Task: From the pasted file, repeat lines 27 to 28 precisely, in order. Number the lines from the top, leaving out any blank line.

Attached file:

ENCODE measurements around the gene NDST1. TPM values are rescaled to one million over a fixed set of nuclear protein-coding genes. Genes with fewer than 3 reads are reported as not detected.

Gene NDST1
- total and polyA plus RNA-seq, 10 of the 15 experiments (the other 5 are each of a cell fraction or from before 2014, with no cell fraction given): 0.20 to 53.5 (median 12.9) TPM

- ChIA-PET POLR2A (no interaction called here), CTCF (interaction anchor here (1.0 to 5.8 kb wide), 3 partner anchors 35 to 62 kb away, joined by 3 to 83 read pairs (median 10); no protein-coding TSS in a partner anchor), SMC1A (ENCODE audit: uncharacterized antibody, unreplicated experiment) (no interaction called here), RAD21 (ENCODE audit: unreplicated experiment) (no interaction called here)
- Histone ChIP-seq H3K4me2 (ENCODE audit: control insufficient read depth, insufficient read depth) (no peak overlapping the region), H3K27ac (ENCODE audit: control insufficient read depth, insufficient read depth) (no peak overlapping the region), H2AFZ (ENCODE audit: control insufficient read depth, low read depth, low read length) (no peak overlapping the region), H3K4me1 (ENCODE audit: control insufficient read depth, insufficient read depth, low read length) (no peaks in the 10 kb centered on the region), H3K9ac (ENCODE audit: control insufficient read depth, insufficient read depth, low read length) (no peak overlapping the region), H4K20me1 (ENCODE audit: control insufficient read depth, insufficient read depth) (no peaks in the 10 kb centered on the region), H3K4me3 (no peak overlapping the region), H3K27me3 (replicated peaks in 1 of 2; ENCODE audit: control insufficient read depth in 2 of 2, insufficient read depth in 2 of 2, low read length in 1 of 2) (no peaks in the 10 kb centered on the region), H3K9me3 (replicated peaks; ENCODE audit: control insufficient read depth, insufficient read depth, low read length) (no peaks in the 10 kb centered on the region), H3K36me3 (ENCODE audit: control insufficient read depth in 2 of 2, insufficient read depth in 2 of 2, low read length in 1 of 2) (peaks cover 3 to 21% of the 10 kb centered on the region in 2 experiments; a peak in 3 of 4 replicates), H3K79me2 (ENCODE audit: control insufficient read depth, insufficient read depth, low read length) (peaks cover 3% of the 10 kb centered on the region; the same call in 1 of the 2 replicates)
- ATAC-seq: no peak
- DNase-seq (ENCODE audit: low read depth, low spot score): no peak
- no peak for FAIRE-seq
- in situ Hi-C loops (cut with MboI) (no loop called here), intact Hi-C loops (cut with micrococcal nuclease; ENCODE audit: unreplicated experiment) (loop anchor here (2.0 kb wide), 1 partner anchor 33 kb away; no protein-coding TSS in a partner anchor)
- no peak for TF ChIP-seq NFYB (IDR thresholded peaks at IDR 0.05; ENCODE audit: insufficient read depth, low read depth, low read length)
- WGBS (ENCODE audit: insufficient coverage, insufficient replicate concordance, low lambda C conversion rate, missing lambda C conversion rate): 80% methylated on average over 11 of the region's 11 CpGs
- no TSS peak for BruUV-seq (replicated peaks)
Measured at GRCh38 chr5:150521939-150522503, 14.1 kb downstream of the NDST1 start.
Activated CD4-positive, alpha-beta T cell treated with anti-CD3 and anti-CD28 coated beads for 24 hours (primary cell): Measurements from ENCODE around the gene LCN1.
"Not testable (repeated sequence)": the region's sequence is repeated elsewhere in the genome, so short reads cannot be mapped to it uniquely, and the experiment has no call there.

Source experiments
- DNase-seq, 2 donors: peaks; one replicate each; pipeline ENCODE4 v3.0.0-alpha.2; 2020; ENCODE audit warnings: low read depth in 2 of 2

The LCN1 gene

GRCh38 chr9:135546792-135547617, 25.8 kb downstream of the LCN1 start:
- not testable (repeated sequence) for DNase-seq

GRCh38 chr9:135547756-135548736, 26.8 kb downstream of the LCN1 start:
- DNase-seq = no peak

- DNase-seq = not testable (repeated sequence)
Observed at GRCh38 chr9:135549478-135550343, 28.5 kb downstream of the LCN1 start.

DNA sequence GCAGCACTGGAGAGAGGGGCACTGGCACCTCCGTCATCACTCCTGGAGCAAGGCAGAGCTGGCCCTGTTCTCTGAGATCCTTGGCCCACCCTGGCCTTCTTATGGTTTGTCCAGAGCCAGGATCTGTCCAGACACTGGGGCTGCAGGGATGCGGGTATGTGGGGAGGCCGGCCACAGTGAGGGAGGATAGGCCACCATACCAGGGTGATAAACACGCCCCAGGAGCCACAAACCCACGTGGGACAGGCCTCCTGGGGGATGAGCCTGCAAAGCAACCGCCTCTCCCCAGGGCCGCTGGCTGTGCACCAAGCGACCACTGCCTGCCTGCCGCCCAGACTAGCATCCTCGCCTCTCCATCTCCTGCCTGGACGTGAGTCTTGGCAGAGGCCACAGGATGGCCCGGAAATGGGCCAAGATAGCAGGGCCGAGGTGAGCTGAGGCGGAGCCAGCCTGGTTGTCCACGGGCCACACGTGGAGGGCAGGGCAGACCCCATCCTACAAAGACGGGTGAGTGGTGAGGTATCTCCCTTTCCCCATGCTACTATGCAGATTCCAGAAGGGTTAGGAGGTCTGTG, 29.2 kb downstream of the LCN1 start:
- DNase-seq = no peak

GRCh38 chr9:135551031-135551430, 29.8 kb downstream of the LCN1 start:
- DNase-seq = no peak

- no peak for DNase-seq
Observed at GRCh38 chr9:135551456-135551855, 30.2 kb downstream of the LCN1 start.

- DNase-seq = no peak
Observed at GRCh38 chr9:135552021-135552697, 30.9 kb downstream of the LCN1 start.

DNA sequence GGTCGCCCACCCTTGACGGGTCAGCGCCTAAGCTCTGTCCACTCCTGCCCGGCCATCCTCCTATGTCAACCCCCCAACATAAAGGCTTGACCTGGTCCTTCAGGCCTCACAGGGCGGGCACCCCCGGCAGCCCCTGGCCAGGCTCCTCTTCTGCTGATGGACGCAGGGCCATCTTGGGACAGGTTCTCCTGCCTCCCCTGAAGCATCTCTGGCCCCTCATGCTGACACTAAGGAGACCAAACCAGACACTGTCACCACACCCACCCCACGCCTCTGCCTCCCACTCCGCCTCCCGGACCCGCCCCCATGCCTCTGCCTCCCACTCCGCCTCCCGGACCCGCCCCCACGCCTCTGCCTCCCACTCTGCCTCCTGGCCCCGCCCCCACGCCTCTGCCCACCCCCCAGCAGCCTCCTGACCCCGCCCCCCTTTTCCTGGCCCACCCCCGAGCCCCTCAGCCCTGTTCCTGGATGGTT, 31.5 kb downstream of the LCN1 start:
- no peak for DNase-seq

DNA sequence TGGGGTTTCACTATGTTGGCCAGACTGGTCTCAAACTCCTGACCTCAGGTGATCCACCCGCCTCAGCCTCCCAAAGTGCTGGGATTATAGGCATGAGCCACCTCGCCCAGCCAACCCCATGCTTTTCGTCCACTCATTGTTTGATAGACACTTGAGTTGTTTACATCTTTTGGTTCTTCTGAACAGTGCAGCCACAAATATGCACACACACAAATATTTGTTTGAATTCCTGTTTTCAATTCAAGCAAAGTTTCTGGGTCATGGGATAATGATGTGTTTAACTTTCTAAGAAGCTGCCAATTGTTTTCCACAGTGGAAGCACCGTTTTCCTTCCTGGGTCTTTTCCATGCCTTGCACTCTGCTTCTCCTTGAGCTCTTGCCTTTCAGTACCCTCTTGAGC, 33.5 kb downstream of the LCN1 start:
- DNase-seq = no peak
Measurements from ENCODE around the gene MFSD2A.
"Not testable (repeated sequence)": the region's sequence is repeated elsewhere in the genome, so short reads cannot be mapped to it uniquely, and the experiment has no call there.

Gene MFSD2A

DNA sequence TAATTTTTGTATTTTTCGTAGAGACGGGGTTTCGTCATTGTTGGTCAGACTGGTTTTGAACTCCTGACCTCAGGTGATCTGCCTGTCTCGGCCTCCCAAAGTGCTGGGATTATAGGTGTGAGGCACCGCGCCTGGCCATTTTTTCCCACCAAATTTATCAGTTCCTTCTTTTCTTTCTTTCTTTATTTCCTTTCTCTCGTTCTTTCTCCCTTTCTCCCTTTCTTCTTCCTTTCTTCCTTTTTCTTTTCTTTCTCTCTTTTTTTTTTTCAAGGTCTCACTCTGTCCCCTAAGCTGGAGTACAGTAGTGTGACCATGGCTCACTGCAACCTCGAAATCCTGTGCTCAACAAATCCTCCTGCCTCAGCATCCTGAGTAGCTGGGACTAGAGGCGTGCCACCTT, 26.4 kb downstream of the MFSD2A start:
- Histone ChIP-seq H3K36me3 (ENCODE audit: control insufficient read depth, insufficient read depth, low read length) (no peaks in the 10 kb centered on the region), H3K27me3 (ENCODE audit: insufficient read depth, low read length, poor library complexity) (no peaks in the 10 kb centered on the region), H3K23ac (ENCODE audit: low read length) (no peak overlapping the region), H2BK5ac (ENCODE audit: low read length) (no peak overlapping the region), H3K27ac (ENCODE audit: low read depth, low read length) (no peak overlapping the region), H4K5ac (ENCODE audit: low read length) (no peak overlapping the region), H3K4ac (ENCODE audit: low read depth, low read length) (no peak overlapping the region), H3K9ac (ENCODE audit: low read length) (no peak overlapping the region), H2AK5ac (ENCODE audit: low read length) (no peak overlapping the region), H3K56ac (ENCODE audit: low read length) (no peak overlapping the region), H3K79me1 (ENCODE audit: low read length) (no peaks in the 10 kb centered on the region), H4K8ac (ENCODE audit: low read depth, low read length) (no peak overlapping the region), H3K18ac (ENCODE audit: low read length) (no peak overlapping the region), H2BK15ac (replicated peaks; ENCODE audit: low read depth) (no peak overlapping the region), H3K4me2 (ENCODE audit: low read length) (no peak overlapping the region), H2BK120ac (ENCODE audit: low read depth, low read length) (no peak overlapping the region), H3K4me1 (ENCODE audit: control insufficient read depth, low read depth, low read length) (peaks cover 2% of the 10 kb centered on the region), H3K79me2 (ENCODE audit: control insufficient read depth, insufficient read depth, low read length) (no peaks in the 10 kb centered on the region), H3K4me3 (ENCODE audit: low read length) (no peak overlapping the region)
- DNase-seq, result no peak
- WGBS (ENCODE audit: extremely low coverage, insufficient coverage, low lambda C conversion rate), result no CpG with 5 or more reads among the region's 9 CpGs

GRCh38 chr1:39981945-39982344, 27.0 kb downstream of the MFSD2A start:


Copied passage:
GRCh38 chr9:135551031-135551430, 29.8 kb downstream of the LCN1 start:
- DNase-seq = no peak